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Editorial - Actually, we do need watches

Editorial Actually, we do need watches

No more apologies, no more justifications

You know what we need to stop saying? That we don’t need mechanical watches. I’m always hearing people say this. People begin presentations with this statement. Big state-of-the-industry speeches inevitably include something along these lines, that luxury mechanical watches exist outside the sphere of utility. Entire marketing campaigns are built on the assumption that a mechanical watch is not a need but a desire. 

After a while, we get used to the fallacy that we’re only here due to the indulgence of wealthy elites. We become habituated to the idea that what we do is fundamentally frivolous, and let me tell you — it doesn’t exactly foster healthy working attitudes. Who wants their work to exist in a paradigm that systematically devalues what they do?

So let’s stop with all this apologist crap. First of all, how are you going to define “need” anyway? Fine, so a mechanical watch is not like air, or water, or any other substance that we’d literally die without. But let’s just pretend for a second here that we have more needs than the need to physically survive. 

One of the defining traits of the human condition is our need for individual expression. And not just any type of individual expression, because let’s face it, there are some forms of individual expression that could lead to the removal of our personal liberties and relocation to facilities of state incarceration. I’m talking about individual expression within the boundaries of socially and legally approved behavioural codes. It’s called the social contract, you guys. 

I’ll give you an example of individual expression that no one questions. The stuff we wear. There is a physical necessity for us to protect ourselves from the environment, which is why we wear clothes. But unless you’re Batman or something, you probably appreciate some variation in your wardrobe.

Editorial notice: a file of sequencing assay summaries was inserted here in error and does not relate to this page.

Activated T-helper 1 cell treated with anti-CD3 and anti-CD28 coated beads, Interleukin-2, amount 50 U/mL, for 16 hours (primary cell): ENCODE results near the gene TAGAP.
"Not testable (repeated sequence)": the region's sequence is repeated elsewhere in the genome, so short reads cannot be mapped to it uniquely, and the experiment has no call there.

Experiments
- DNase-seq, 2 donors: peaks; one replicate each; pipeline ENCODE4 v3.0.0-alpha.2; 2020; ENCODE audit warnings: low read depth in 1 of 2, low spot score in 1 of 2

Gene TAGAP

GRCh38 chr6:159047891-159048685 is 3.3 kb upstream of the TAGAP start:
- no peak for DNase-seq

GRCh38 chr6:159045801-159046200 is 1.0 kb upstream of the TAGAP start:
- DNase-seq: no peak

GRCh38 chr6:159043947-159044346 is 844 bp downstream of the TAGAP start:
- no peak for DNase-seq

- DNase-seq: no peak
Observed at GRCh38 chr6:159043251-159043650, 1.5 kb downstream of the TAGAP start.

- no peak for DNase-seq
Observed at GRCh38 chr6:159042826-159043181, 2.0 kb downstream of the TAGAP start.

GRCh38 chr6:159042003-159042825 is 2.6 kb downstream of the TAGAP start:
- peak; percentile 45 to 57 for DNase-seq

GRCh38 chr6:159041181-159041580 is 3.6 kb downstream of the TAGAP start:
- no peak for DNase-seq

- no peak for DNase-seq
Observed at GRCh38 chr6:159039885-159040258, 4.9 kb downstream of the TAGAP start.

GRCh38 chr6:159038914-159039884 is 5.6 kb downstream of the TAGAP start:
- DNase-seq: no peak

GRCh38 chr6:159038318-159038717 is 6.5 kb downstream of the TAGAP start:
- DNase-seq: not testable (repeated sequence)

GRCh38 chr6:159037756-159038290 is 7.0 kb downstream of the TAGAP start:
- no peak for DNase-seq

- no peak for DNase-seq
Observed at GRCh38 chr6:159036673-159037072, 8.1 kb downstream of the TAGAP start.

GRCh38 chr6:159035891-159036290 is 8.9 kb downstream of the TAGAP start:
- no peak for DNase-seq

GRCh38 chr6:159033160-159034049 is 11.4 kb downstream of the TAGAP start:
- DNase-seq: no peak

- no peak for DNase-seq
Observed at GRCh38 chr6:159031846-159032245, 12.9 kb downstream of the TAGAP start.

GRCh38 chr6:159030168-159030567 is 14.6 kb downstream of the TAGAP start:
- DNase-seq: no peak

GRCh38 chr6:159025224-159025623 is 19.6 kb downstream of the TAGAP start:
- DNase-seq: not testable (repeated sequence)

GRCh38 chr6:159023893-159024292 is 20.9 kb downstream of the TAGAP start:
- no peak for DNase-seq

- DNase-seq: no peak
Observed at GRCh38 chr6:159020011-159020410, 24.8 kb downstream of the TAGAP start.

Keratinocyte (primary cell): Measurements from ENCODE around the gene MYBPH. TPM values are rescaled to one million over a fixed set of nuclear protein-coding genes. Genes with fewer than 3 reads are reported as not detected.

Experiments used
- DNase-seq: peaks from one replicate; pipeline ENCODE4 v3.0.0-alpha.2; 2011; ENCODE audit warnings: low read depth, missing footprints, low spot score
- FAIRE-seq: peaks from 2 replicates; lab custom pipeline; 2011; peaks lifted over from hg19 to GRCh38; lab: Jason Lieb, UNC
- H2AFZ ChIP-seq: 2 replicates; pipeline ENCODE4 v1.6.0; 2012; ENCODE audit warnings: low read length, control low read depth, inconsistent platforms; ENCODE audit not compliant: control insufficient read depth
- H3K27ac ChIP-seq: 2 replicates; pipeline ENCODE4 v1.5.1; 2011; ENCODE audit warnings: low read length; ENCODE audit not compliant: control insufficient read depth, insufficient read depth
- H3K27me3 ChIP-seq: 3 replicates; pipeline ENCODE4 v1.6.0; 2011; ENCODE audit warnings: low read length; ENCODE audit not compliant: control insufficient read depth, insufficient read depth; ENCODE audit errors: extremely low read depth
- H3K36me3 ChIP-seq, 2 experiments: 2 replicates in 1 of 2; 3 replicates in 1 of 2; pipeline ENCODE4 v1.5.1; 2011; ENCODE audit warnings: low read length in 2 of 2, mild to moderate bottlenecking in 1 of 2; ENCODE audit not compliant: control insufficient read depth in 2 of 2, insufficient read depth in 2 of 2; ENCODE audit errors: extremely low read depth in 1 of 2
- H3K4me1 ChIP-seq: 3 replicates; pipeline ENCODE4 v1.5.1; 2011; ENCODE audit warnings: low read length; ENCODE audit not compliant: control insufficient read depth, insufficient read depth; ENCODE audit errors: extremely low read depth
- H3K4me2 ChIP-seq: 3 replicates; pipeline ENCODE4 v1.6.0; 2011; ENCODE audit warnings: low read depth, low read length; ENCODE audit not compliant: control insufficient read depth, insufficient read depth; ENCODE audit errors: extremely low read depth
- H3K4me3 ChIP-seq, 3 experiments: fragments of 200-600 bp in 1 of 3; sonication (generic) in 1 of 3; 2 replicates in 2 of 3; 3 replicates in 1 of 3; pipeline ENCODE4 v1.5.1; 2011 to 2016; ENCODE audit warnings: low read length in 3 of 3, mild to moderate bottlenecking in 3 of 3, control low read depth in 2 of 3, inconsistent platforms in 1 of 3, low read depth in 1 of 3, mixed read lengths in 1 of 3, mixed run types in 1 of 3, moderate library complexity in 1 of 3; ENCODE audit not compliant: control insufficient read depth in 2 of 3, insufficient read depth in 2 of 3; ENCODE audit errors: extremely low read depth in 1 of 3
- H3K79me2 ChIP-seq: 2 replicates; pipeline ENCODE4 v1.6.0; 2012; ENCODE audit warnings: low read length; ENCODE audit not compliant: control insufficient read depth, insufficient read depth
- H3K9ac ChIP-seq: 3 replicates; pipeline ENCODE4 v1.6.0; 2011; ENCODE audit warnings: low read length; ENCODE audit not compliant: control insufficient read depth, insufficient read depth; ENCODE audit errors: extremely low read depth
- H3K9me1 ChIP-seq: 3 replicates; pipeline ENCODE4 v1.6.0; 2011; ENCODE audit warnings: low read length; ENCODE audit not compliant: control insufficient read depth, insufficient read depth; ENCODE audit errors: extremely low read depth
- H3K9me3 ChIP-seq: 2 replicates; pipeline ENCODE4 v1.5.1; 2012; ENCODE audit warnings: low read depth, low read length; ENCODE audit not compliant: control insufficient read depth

A watch is a perfectly legitimate outlet for individual expression. It also fulfils our need to know the time — a need that some other people may choose to address with their smartphones or fitness trackers or whatever.

Once, I told a watchmaker friend of mine that I was a little depressed about how no one really seems to appreciate fine mechanical watches anymore. (I was in a mood.) He said, in an attempt to make me feel better, “There are more important things to worry about.”

On one hand, I kind of understand — poverty and international conflicts and all sorts of Issues with a capital I. On the other hand, the phrase “more important things” is confusing for me when you look at it on a personal, microcosmic level. More important than what? More important than the things we care about?

People need to have little things in their lives which they care about. It could be mechanical watches, it could be skateboarding, it could be botany, or practically anything you want.

There seems to be this idea that needing these things makes one weak. I don’t agree with that. I think it makes me human, and I gotta say I’m pretty happy about being human. I don’t really know why you’d choose to be anything else. Unless I could choose to be a puppy — but then I wouldn’t be able to wear my watches anymore.

Lecture 4 Comment(s)

29 October 2019
Haye Ocadta
Fantastic Read! I sell fine jewelry & watches and somewhere along the line I fell into the habit of saying “we don’t really need watches or jewelry” and after reading this my mind has been reset! Thank you!
29 October 2019
Christian de Jonghe
Ces regulierEs elUCubrations interessent elles quelq’un ?
29 October 2019
Thanks for reading and commenting! We're always trying to improve for our readers. If there's any topic that you would like to us to discuss, leave a suggestion in the comments and we can put it on the agenda. Have a great day.
28 October 2019
100% True
28 October 2019
Alon Ben Joseph
Well put! Very well put.